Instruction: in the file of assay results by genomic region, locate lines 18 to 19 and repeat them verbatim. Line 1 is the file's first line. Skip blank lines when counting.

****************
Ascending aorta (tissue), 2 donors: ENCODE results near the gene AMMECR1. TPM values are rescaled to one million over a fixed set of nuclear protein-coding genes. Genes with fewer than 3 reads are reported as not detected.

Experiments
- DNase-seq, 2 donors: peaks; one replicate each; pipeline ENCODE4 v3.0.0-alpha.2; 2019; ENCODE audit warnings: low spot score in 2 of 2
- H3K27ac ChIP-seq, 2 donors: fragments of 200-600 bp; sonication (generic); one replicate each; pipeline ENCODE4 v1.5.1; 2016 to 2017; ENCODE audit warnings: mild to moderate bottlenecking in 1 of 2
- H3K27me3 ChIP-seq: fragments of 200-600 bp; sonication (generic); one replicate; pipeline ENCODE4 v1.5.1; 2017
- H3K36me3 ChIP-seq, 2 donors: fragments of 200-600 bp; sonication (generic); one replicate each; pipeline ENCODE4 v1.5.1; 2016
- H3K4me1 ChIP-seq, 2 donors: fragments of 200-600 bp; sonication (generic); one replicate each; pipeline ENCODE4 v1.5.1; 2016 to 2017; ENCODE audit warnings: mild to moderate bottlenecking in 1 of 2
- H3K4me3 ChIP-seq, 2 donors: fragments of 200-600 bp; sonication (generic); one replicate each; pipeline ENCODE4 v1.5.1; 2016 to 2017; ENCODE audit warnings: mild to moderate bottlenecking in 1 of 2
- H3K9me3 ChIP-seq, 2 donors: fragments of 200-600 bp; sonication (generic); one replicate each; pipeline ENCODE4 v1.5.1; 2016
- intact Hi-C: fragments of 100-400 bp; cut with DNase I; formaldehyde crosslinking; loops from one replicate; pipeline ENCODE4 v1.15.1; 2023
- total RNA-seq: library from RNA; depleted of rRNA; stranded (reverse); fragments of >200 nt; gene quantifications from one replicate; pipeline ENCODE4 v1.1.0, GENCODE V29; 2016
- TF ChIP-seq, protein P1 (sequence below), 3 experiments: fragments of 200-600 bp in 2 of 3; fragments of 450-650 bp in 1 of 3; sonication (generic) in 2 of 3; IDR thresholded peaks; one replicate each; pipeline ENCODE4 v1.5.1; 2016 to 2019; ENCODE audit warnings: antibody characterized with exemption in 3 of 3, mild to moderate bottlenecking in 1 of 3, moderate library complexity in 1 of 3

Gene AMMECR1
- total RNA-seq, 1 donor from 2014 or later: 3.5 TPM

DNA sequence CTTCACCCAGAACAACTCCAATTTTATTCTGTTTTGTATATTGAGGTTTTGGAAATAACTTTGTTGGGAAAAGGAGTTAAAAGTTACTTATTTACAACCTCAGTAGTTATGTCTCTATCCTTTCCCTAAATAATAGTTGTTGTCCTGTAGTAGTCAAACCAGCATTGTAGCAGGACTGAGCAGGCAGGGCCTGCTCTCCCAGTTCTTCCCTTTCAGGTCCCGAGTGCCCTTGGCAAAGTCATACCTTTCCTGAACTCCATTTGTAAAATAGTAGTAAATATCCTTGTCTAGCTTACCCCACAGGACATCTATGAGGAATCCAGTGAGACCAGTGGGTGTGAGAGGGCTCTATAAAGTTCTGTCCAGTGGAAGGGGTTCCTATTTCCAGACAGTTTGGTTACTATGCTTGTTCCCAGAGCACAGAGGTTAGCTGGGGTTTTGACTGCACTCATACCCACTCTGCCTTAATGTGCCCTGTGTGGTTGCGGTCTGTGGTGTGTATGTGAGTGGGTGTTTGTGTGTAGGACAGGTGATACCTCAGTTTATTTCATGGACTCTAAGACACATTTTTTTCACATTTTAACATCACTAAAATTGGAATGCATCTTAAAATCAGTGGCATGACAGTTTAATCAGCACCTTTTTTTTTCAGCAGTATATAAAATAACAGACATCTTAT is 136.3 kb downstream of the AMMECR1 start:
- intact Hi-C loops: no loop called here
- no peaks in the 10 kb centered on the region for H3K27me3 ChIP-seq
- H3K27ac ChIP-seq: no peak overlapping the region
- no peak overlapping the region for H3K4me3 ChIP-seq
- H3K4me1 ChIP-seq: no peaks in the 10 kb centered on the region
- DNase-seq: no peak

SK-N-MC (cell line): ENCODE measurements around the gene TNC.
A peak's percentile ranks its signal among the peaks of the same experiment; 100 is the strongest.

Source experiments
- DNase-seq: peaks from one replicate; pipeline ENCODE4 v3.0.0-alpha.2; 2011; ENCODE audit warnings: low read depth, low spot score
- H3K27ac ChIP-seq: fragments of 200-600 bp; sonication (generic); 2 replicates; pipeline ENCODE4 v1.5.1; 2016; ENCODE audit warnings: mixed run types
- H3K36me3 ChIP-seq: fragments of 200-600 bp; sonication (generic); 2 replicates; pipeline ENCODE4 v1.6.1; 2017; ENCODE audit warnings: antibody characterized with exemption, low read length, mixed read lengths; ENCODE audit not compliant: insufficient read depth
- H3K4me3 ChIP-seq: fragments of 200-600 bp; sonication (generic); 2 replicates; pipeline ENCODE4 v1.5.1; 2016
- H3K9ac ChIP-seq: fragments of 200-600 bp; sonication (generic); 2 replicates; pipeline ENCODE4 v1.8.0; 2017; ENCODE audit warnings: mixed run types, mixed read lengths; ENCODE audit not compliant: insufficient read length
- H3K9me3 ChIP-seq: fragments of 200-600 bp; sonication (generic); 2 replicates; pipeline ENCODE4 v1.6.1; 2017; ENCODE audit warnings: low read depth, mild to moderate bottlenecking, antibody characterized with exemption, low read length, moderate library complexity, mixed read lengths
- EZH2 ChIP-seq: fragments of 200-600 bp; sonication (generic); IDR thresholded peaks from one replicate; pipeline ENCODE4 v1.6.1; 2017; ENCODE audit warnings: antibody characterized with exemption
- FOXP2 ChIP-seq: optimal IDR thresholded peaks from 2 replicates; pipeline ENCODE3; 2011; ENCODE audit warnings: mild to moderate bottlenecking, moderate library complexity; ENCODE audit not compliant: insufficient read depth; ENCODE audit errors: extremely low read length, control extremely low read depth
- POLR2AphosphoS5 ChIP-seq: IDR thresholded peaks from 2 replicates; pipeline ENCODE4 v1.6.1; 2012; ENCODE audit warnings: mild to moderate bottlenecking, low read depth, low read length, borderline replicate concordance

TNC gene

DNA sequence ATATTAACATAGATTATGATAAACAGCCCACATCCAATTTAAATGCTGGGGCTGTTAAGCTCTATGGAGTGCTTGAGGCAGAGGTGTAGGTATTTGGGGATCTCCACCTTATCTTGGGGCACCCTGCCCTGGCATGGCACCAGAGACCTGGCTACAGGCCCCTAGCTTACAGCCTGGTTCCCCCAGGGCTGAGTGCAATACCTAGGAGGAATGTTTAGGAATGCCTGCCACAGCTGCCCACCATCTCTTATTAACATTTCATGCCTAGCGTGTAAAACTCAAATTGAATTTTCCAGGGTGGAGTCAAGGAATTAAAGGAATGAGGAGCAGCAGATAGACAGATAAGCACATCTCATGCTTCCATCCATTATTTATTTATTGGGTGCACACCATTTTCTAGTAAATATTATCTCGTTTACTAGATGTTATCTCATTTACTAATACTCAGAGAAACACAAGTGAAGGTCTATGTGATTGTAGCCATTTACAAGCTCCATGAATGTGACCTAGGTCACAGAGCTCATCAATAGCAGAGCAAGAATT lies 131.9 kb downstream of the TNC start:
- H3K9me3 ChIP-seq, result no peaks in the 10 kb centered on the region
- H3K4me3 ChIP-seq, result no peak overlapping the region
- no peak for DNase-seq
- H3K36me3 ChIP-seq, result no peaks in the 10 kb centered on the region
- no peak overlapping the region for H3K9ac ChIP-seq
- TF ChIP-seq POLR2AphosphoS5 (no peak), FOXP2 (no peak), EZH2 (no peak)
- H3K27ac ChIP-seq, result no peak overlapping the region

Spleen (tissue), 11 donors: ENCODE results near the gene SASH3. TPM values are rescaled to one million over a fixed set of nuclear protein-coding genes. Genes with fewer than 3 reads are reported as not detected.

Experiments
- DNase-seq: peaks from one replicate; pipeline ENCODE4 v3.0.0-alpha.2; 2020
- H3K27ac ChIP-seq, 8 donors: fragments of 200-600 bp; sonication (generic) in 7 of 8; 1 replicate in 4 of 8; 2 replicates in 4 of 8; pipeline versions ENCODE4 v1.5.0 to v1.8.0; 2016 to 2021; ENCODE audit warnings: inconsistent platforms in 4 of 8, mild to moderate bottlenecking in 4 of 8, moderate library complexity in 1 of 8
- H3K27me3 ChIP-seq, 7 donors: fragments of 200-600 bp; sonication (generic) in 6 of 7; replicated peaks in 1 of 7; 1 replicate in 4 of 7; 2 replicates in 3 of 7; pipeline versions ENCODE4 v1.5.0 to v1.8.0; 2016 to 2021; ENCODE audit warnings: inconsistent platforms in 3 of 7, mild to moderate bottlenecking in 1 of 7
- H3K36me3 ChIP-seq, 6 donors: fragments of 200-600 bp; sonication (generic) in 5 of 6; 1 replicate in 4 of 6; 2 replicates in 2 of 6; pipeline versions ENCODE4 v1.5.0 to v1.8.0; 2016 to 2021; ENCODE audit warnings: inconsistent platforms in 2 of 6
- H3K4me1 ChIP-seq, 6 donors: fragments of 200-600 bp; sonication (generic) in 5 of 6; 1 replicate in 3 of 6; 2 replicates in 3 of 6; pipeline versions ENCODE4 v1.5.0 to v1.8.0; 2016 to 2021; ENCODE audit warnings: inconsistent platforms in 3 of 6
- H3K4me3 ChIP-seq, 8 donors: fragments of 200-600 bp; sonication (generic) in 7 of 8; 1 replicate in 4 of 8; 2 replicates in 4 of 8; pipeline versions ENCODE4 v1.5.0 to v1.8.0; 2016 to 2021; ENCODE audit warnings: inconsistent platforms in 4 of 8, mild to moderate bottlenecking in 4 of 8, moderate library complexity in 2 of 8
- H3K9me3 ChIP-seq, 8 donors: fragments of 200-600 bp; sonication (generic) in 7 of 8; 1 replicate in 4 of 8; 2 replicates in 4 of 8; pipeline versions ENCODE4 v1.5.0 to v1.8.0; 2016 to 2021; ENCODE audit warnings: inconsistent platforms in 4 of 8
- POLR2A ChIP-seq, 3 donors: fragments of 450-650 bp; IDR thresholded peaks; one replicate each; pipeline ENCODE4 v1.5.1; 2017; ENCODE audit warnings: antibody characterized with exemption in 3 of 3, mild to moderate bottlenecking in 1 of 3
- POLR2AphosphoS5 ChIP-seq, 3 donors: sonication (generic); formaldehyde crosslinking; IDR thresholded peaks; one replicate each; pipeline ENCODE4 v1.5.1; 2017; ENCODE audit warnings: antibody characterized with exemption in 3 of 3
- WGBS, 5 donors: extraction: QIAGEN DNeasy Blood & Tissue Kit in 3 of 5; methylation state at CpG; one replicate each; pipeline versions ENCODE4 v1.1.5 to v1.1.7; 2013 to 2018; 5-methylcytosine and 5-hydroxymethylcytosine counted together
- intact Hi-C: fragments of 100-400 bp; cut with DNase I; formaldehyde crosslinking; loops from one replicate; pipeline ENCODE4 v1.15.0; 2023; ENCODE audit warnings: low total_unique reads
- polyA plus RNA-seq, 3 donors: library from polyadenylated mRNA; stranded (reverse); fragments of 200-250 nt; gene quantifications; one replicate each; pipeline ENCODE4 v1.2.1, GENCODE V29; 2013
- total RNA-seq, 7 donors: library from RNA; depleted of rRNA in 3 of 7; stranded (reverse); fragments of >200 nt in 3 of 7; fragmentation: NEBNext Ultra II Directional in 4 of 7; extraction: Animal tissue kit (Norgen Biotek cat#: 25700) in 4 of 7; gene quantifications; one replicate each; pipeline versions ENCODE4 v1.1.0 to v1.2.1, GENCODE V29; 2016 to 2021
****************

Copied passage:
- H3K27ac ChIP-seq: no peak overlapping the region
- no peak overlapping the region for H3K4me3 ChIP-seq